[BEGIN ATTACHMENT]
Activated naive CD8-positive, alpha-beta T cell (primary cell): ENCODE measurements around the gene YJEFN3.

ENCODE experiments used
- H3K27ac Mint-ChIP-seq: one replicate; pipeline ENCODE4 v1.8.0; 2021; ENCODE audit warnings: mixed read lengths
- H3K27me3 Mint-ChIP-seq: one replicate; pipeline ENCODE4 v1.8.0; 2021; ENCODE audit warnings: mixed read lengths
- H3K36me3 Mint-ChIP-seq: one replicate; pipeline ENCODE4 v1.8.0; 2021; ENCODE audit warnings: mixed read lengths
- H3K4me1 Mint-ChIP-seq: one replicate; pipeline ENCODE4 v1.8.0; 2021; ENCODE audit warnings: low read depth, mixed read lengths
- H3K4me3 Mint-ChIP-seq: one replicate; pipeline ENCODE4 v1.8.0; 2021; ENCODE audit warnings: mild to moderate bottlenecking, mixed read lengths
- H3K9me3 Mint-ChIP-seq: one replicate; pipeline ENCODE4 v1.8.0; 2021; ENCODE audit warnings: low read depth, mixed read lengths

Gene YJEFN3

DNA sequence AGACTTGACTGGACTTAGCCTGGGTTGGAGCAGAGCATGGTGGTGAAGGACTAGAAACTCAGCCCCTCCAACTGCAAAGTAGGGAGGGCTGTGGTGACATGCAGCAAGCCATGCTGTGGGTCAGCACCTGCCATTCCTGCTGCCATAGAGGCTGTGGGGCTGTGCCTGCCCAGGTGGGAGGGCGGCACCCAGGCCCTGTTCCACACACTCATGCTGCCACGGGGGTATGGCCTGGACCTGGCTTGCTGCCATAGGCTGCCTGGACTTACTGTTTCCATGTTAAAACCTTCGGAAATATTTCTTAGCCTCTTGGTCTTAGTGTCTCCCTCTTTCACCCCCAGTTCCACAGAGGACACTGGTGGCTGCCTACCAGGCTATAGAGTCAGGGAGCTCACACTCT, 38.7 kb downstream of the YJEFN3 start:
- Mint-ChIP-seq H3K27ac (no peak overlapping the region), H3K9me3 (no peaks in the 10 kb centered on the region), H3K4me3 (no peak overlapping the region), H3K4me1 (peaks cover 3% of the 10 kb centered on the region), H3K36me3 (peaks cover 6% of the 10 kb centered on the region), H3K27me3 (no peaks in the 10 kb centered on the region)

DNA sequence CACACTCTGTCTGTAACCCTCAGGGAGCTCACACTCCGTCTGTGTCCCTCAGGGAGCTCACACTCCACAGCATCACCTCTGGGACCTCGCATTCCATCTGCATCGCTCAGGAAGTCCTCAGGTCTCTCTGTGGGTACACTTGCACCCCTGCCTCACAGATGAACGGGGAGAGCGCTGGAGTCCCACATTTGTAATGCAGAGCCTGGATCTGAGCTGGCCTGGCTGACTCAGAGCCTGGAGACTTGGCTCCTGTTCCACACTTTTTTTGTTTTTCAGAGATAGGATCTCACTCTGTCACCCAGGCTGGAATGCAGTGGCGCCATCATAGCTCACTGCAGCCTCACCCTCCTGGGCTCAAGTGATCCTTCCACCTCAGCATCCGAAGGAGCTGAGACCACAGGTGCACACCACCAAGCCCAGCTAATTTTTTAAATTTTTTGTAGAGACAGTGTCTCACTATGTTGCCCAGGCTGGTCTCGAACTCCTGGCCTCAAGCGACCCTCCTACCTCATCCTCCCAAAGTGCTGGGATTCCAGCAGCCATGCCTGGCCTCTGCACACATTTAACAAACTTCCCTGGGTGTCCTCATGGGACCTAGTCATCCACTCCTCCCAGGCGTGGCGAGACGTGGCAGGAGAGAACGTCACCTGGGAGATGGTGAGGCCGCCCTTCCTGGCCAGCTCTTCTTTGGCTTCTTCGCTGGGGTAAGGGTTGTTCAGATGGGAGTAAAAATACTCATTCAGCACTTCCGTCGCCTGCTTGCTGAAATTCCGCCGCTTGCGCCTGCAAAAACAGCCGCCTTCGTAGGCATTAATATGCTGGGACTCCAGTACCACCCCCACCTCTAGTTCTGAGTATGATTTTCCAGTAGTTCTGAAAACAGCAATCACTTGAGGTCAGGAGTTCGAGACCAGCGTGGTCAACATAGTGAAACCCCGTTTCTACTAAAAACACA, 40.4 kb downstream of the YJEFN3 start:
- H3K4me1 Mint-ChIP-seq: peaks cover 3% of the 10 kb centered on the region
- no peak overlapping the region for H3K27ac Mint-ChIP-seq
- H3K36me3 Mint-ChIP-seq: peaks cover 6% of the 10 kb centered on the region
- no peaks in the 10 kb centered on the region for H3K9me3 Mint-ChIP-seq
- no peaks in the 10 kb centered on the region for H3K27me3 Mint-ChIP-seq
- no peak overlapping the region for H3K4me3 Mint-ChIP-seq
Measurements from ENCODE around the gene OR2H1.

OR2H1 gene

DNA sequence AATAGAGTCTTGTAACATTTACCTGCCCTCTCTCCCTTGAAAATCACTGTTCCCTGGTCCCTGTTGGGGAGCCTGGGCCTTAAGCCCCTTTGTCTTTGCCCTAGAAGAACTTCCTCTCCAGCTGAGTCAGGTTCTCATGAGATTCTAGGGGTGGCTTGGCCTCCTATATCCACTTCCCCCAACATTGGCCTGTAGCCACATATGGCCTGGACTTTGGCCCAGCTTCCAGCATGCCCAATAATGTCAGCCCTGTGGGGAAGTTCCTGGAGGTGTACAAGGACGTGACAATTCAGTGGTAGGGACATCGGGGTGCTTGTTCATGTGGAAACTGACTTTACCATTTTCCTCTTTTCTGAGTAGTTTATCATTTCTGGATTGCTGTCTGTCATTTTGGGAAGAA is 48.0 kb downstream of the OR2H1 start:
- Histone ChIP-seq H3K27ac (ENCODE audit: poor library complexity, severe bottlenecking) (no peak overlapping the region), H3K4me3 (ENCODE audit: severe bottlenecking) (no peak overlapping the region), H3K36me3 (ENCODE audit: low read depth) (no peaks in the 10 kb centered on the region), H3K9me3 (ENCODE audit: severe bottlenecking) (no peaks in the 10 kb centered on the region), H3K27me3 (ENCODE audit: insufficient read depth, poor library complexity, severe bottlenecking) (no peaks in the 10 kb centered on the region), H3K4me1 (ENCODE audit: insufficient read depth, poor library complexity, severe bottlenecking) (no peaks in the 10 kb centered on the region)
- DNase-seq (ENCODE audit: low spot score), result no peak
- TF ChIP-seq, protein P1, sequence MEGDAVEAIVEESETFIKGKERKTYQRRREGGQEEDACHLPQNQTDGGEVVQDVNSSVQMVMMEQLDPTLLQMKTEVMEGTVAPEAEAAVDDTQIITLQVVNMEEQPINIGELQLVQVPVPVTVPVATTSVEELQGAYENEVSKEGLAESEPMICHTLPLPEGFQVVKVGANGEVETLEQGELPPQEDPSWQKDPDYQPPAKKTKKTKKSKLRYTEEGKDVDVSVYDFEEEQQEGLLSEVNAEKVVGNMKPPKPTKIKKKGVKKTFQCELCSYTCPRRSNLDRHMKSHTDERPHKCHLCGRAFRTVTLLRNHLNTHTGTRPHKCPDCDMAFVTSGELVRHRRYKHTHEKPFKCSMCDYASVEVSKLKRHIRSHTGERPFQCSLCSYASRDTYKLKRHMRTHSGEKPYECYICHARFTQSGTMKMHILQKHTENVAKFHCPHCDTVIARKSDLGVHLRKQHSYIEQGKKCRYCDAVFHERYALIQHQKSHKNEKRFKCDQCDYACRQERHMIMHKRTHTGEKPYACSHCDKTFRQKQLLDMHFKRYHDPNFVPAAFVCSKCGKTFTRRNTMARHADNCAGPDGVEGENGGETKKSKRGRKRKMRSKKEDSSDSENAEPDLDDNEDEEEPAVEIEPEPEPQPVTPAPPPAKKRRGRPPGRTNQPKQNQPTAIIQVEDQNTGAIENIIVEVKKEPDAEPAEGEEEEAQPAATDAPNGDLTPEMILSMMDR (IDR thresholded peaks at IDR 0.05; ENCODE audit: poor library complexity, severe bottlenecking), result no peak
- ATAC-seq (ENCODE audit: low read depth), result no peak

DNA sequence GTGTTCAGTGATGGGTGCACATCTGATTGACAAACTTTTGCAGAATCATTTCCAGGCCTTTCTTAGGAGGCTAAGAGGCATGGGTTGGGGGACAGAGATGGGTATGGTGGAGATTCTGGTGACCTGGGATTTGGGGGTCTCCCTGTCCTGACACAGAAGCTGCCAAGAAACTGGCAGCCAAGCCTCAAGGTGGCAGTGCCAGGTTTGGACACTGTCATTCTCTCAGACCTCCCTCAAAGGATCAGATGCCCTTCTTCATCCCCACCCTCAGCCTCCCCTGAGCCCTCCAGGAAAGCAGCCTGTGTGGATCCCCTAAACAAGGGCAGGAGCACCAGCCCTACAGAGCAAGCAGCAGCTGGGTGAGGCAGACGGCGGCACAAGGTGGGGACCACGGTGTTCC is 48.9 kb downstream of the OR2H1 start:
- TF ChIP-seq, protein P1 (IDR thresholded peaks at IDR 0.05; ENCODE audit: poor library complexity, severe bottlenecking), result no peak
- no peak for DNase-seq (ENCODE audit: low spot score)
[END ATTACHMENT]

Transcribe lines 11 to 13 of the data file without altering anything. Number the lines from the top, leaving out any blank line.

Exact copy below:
- Mint-ChIP-seq H3K27ac (no peak overlapping the region), H3K9me3 (no peaks in the 10 kb centered on the region), H3K4me3 (no peak overlapping the region), H3K4me1 (peaks cover 3% of the 10 kb centered on the region), H3K36me3 (peaks cover 6% of the 10 kb centered on the region), H3K27me3 (no peaks in the 10 kb centered on the region)

DNA sequence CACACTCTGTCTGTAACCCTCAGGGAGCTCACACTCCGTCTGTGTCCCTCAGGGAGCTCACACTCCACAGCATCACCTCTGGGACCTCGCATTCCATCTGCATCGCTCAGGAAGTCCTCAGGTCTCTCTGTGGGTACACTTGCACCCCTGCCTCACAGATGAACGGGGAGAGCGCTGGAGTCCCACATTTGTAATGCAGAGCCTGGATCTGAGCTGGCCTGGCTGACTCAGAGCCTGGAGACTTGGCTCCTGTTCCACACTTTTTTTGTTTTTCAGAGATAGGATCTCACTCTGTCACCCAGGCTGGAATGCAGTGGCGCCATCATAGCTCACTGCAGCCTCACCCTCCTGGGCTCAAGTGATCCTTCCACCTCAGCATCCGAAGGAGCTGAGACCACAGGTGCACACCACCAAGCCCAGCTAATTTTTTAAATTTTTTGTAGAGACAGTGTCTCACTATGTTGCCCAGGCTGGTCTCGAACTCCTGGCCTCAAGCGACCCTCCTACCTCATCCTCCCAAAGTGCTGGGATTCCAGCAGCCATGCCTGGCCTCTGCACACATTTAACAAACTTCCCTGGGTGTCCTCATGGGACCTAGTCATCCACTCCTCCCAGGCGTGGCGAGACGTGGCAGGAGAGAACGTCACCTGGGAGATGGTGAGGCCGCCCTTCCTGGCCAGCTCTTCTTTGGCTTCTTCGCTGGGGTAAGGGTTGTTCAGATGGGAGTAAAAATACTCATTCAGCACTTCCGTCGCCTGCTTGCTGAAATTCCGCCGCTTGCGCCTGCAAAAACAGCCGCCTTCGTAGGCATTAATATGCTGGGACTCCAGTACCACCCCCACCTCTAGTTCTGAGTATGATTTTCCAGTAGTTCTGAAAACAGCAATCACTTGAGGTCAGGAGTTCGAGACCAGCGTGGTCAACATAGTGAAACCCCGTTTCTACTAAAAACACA, 40.4 kb downstream of the YJEFN3 start:
- H3K4me1 Mint-ChIP-seq: peaks cover 3% of the 10 kb centered on the region